3. I disagree. The US government should do nothing whatsoever, including humanitarian aid. Let those who are on the hook take the losses. And the last person out of PR should turn off the lights.

  4. Reminds me of that exchange between Cuba and the USSR back during the missile crisis:

    Cuba: Our people are starving! Send food!
    USSR: No food available. Tighten belts.
    Cuba: Send belts!

  5. Trump the Great ™ should by PR and turn it into a big casino.

    Trump 2016! WWTD ™

  6. Do I dare post this Cool Tools review of the Nu-Flare Rebel 90 Flashlight:

    I have an uncle who is a hard-core user of flashlights in his work and his hobbies. He’s an airframe and powerplant mechanic specializing in experimental aircraft, so he spends a lot of time looking behind panels and into tiny, dark recesses that haven’t been seen by human eyes since the plane was built. He needs a good light to do this, but he had had a very frustrating time finding just the right one.

    Is that you Mr. Ray

  7. At MrAtoz,

    if you really want to go there, and I don’t recommend it, google ‘real girl’,”fleshlight” and ‘symbian machine’.

    but seriously, DON’T.

    You can get your robot love right now….

    nick

  8. Mmmmm. RoboBullock.

    Or Mr. RoboOFD. Get that thought out of your head.

    Is that you Mr. Ray

    Nope. I spend some time looking in dark places but it ain’t aircraft. I do have a couple of single cell CR-123 lights that have no switch. You turn the head to turn it on, turn the other way to turn it off. Utterly reliable. And waterproof.

  9. The other night while I was walking Colin I dropped my Fenix light, which died the instant it hit the pavement and won’t come back on. Fortunately, I had one of those $3.50 Ultrafires in my pocket as a backup. Come to think of it, that’s the Ultrafire that I drop-tested several times from 7 feet onto concrete, but it still just keeps on ticking.

  10. Must…live…50 more years.

    Humans could soon be having sexual relationships with robots, a top academic has claimed.

    Mmmmm. RoboBullock.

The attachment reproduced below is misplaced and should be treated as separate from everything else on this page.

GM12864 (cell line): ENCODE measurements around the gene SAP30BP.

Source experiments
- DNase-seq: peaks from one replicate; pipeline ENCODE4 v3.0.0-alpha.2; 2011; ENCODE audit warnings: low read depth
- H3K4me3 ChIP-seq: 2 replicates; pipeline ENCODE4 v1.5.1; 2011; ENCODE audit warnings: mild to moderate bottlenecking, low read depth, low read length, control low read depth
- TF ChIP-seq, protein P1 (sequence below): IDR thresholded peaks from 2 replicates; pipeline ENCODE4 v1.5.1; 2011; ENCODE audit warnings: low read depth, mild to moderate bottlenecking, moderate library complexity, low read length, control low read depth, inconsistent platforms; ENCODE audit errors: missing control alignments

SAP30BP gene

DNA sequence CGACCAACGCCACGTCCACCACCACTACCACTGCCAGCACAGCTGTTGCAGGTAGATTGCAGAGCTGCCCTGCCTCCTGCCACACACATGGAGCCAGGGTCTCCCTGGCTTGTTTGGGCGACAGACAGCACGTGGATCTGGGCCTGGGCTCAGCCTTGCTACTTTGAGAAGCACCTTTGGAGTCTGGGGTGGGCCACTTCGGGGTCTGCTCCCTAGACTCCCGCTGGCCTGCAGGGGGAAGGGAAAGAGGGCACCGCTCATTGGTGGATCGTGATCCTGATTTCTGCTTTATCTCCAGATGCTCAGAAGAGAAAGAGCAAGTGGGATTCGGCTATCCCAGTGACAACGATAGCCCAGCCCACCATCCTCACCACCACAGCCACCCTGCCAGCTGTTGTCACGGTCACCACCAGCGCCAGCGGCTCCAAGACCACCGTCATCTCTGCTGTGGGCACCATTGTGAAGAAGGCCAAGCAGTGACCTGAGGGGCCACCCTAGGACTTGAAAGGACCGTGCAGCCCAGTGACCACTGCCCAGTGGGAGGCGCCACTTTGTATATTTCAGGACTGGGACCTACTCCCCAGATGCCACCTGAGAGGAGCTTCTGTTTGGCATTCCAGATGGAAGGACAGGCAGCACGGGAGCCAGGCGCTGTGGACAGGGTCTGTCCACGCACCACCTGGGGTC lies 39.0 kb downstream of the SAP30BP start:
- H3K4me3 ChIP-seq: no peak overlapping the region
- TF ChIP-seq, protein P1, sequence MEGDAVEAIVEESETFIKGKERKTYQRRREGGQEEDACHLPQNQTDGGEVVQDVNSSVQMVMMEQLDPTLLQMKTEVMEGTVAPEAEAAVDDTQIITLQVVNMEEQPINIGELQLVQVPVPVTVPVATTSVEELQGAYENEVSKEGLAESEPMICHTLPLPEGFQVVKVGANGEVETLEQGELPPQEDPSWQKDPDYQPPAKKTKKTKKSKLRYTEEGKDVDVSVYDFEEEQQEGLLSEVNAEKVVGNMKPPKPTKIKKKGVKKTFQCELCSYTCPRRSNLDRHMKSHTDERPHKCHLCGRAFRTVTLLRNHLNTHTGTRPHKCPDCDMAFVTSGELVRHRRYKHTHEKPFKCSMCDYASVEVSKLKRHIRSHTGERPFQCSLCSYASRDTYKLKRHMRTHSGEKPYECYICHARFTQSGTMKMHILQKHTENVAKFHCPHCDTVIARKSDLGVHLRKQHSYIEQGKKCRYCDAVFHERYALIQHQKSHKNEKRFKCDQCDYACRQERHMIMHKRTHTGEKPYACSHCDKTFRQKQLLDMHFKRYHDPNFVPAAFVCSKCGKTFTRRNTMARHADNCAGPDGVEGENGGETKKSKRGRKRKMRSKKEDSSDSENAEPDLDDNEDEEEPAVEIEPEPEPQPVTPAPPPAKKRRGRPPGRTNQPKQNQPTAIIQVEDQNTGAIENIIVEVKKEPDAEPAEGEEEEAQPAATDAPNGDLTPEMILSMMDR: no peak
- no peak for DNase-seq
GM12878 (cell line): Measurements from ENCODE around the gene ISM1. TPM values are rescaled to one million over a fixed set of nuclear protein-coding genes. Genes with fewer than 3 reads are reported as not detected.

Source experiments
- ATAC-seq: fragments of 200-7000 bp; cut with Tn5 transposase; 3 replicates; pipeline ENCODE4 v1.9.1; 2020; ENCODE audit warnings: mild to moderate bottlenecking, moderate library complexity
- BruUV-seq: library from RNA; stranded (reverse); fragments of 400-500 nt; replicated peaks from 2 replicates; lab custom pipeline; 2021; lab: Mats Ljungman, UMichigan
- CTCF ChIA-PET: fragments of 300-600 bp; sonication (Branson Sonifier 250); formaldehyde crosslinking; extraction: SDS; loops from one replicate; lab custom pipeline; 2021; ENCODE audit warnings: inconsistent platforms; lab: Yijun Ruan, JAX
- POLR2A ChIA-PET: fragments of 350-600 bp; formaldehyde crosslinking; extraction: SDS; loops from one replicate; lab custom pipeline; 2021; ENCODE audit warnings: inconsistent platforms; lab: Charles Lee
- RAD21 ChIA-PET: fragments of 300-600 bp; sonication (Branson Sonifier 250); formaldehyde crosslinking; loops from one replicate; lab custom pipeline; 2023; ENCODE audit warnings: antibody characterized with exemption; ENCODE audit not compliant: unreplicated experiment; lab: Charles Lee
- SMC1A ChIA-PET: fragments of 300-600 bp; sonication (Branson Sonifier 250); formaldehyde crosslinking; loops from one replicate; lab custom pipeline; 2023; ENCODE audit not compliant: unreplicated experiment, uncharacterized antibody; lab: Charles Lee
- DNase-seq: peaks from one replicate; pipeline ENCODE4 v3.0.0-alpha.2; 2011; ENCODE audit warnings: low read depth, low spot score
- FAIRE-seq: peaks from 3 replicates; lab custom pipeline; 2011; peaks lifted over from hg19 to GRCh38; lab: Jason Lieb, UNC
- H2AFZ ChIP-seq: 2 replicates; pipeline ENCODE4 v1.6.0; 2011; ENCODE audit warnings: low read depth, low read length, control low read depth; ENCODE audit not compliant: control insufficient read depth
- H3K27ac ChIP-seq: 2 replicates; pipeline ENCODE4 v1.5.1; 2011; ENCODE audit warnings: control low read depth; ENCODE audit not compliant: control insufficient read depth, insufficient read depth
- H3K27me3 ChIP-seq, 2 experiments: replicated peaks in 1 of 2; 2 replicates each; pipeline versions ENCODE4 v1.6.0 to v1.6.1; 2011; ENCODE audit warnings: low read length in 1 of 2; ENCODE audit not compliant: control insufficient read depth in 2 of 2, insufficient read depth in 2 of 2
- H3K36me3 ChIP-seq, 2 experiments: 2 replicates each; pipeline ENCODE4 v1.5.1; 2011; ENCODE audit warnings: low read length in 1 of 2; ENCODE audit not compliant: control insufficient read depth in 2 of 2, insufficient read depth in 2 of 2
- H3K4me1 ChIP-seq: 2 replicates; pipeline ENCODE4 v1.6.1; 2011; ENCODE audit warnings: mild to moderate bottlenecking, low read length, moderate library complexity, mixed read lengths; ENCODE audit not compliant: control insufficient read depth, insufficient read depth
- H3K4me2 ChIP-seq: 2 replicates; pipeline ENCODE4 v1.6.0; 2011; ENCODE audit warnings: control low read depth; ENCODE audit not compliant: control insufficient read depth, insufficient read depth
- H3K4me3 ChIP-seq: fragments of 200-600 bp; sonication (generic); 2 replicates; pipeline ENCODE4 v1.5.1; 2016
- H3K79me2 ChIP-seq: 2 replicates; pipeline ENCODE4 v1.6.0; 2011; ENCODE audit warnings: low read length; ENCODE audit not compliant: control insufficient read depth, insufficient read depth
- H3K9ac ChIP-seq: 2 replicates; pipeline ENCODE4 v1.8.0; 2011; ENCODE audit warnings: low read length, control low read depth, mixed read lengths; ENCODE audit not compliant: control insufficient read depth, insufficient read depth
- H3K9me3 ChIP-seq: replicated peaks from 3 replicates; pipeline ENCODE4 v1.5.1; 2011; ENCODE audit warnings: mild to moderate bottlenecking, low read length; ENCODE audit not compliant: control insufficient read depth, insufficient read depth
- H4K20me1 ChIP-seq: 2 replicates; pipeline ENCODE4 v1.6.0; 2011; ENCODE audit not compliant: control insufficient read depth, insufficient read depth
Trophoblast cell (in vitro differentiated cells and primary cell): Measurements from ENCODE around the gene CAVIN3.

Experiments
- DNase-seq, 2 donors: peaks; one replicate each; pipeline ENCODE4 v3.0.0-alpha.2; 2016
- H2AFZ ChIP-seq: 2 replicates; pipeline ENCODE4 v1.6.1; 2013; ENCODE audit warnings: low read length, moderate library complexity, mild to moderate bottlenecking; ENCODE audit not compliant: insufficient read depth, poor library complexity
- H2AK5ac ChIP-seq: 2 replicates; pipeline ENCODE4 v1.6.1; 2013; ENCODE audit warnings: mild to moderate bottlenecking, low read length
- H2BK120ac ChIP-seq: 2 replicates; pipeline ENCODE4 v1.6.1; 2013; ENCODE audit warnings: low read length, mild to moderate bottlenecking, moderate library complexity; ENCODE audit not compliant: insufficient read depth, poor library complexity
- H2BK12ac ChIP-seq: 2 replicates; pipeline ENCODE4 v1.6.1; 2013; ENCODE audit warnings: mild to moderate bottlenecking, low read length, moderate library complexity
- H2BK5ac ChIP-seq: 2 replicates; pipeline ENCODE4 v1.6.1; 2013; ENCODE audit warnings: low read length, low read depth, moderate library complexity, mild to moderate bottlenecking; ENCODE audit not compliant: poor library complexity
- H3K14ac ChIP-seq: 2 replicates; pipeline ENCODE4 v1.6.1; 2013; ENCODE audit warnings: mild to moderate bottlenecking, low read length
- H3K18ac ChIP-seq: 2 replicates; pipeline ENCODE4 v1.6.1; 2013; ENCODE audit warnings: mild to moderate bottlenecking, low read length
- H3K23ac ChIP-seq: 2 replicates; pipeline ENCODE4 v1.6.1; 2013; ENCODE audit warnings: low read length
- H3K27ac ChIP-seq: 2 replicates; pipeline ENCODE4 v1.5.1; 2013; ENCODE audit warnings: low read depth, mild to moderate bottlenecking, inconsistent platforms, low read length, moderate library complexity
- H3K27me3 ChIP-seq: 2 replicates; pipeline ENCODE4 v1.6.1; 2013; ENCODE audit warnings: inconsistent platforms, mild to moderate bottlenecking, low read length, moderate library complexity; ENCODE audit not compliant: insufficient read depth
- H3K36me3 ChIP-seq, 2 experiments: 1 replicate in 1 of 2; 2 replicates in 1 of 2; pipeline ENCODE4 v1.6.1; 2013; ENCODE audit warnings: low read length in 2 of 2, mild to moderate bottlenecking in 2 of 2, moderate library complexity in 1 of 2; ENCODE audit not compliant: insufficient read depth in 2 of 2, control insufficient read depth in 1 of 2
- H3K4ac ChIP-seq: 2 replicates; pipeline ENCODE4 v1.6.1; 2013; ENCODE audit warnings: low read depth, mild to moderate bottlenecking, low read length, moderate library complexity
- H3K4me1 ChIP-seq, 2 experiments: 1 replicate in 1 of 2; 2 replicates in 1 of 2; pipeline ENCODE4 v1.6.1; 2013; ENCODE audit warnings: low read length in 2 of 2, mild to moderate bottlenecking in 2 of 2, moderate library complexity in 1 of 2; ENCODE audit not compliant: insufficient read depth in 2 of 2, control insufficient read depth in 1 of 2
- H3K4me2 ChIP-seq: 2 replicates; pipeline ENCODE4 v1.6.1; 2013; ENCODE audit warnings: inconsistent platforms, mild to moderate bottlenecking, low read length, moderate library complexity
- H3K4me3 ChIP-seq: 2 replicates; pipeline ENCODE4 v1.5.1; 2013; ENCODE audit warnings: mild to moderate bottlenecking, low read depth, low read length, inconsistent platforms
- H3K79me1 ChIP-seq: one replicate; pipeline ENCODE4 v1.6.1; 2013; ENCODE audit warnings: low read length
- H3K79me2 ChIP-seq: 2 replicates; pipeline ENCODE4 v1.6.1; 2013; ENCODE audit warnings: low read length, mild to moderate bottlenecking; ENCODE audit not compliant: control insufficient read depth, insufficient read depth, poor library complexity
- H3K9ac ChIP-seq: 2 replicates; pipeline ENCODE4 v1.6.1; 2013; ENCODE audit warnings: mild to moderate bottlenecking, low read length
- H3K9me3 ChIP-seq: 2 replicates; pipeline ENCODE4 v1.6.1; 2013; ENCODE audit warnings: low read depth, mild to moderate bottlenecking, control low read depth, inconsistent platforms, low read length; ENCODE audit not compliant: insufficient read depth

I knew that someone here was going to mention this. A top academic XXXXXXXX moron claimed this. People are already doing robots:
    http://www.sexbots.us/introduction.html

    For rent? Ewwww!

  11. Are these inflatable robots? Seems like the metal kind would be kind of painful.

  12. MrAtoz wrote:

    “Humans could soon be having sexual relationships with robots, a top academic has claimed.”

    Ever read Isaac Asimov’s The Robots of Dawn?

  13. Perverts.

    OK, lights on guns.

    It hath come to my attention elsewhere recently that one must make some choices I hadn’t thought of regarding lights on guns. To wit, the luminosity of same. The new de facto standard is 500 lumens but inside a building, esp. one with light walls, this is distracting to say the least and you could end up blinding yourself. So it was proposed that one stick to around 200-300 lumens for firearms, if used mainly indoors. I don’t currently have any lights on anything yet but am considering it; one of my concerns was lighting myself up as a target immediately but on the other hand, the perp isn’t gonna be able to see me with that light in his face. Another concern expressed is that when you point your light-enabled firearm at someone, you’re also pointing or sweeping the muzzle at them or across them, including anyone else in the vicinity.

    I haven’t made any decisions about this yet prior to hearing from the lighting experts here; right now I’ve been sticking with plain ol’ iron sights and nothing else; in the past, I’ve found that muzzle flashes light up the immediate area pretty good, but of course by then I was already firing away.